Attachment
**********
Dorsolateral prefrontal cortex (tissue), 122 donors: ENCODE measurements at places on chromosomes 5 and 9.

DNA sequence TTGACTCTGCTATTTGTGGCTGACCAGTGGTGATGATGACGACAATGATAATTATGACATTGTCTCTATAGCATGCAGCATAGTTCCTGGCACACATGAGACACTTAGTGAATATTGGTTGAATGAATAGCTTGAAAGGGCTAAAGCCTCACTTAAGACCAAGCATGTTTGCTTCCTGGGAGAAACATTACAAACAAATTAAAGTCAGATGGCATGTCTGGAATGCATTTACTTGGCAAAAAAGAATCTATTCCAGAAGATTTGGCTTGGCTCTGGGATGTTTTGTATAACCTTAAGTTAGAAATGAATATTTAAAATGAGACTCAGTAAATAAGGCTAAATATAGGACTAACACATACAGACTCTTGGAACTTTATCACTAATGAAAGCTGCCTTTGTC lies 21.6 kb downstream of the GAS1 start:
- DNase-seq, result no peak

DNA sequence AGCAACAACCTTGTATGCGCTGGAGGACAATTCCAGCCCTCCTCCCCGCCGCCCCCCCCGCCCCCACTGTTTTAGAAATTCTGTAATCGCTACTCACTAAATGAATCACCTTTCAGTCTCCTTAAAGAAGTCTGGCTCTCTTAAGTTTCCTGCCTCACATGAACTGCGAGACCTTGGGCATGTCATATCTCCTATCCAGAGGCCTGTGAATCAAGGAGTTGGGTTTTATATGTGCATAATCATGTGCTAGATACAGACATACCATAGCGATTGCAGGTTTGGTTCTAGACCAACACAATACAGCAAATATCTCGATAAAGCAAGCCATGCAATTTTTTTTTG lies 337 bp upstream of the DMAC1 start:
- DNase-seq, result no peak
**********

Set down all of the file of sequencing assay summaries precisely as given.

Dorsolateral prefrontal cortex (tissue), 122 donors: ENCODE measurements at places on chromosomes 5 and 9.

DNA sequence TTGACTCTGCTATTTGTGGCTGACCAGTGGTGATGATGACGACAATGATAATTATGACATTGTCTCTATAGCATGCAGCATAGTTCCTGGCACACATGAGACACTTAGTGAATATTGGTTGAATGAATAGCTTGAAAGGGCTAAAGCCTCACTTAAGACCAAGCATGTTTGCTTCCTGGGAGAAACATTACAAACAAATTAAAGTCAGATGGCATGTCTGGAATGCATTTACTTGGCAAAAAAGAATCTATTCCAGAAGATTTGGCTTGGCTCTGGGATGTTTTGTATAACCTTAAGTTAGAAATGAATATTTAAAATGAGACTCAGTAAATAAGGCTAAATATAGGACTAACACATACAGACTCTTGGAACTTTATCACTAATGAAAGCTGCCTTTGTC lies 21.6 kb downstream of the GAS1 start:
- DNase-seq, result no peak

DNA sequence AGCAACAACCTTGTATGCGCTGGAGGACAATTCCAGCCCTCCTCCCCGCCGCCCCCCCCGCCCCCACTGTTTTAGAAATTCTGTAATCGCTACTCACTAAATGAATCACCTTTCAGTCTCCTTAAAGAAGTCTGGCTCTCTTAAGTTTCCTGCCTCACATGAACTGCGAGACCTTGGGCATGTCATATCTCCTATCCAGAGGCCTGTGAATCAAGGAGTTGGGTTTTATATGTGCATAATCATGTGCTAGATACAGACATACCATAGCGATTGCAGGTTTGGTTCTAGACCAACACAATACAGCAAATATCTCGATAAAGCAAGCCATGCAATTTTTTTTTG lies 337 bp upstream of the DMAC1 start:
- DNase-seq, result no peak